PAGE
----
Secondly, schools play a role in preparing our children for their future careers. The world was certainly made a better place by social justice activist Martin Luther King Jr. But I cringe at the idea of a generation of college graduates who think that fighting injustice is the highest career goal, who take Michelle Obama’s advice—“Don’t go into corporate America,” who find science and math irrelevant, who can’t place World War II in the correct century, who can’t compose a coherent English paragraph. We need Martin Luther Kings, but we also need selfish entrepreneurs who make money developing new energy sources. We need plumbers and electricians who take pride in their work. We need kids who study for their biology APs rather than volunteer at the soup kitchen, who might one day discover an AIDS vaccine. The unintentional actions of well-educated citizens can do more good than an army of well-meaning do-gooders.

Finally, teaching social justice has the unfortunate side effect of teaching our children that America is an unjust place, so they have something to fight against. Thus American history becomes a catalogue of injustice: slavery, Indian genocide, Japanese internment. For example, rather than admit that we are moving rapidly away from our racist past, social justice advocates focus on new injustices. Slavery may be gone, but racial spotlighting remains. Save the Brush!

Grand narratives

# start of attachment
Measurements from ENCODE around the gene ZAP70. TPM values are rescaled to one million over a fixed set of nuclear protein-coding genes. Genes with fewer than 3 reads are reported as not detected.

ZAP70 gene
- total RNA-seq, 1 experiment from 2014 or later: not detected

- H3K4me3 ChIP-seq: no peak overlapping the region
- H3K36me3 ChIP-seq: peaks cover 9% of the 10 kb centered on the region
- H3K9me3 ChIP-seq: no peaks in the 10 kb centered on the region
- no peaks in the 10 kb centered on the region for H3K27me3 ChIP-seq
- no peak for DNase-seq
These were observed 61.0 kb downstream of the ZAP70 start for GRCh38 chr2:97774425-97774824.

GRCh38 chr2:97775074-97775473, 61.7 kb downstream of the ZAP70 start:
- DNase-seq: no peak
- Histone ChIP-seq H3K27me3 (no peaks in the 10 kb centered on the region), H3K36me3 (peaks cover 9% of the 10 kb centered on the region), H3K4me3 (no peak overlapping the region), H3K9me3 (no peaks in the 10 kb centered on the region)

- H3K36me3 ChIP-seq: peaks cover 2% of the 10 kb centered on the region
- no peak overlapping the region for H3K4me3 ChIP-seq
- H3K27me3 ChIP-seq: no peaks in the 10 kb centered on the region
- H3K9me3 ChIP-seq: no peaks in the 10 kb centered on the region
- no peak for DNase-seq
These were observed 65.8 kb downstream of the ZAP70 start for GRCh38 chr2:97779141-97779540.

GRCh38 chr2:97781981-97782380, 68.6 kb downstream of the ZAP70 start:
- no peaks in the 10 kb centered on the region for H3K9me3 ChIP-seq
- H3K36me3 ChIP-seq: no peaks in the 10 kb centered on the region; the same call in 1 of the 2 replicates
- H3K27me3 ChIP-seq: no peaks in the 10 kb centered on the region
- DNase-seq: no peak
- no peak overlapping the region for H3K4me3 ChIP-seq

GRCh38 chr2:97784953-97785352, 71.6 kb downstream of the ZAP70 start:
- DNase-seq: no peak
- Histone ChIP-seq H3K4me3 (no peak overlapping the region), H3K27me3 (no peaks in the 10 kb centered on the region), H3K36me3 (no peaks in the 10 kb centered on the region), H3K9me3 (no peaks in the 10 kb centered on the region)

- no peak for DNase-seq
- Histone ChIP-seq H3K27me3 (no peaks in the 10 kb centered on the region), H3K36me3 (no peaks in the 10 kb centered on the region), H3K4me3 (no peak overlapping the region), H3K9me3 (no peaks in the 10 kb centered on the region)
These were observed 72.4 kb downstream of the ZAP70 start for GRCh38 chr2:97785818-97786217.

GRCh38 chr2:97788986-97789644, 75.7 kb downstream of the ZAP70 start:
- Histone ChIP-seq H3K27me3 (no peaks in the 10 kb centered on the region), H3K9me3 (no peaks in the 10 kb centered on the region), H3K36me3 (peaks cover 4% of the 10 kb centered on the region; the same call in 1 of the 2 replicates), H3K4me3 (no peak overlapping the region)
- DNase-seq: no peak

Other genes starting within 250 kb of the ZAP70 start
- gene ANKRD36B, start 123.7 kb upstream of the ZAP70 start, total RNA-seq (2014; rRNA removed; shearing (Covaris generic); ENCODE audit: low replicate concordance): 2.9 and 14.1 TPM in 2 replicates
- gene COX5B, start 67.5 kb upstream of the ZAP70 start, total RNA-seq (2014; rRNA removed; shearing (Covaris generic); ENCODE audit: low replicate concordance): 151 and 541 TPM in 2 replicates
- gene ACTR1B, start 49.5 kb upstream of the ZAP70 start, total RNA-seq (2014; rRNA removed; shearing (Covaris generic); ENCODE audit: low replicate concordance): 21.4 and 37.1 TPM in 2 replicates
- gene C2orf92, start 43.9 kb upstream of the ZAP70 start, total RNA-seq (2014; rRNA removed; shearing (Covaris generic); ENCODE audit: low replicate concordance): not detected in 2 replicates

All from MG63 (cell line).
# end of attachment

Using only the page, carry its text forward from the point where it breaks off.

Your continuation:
Letter to the New Criterion:

Thanks for your fascinating January issue on relativism. I have always savored the lack of self-awareness of a relativist arguing that people who call other people evil are evil.

Christie Davies (“Truth vs. equality”) discusses the relativist view of scientific truth. Last year the issue received national publicity when a dim-bulb Dartmouth professor sued students for challenging her argument that "scientific facts do not correspond to a natural reality but conform to a social construct" (WSJ 5/5/08).

Ms. Davies’ analysis is cogent, but I question her historical narrative in the following:
Then Marxism failed…this led to an abandonment of the old single certainties and grand narratives which had claimed a unique pseudo-scientific validity. Egalitarian relativism triumphed and the downgrading of science became a reality.
Ms. Davies is more on target in her opening line, “Relativism is a key weapon of those who seek to undermine Western civilization.” Although Soviet communism failed, the grand narrative of anti-Americanism and anti-capitalism is stronger than ever; I’m not convinced that the western Left ever abandoned Marxism.

Ms. Davies supports her claim that science has been downgraded with the example of a feminist who defends “the UFO community.” People like this certainly exist, but I would argue that science—although its purpose is to seek “objective truth”--has been increasingly politicized, and now, like relativism, is often used as a weapon of convenience in the Left’s arsenal.

I would wager, for instance, that most relativists, social constructivists, multiculturalists and post-modernists are fervent believers in the grand narrative of manmade global warming, which claims “pseudo-scientific validity” in order to advance an anti-capitalist agenda—perhaps not Marxist in name but certainly in intent. If science can be used to attack capitalism, the Left holds it up as revealing “inconvenient truths.” (Never mind that predicting the future requires faith; as Michael Crichton pointed out, “There can be no observational data about the year 2100.”) Similarly, if evolutionary science can be used to attack western religion, relativistic doubts about scientific knowledge dissolve.

The UFO feminist and the Dartmouth professor would likely join the chorus attacking President Bush for ignoring “Science” on issues like stem cell research, wrapping themselves in the mantle of truth and objectivity for as long as it takes to win a political fight.